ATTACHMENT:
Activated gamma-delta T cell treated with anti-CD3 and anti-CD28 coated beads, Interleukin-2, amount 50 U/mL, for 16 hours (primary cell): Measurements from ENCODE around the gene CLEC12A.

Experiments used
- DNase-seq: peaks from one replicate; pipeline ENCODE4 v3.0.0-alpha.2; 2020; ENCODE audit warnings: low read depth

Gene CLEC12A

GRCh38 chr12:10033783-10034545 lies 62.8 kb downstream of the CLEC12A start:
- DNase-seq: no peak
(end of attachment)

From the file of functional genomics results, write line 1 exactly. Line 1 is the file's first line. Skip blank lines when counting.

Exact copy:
Activated gamma-delta T cell treated with anti-CD3 and anti-CD28 coated beads, Interleukin-2, amount 50 U/mL, for 16 hours (primary cell): Measurements from ENCODE around the gene CLEC12A.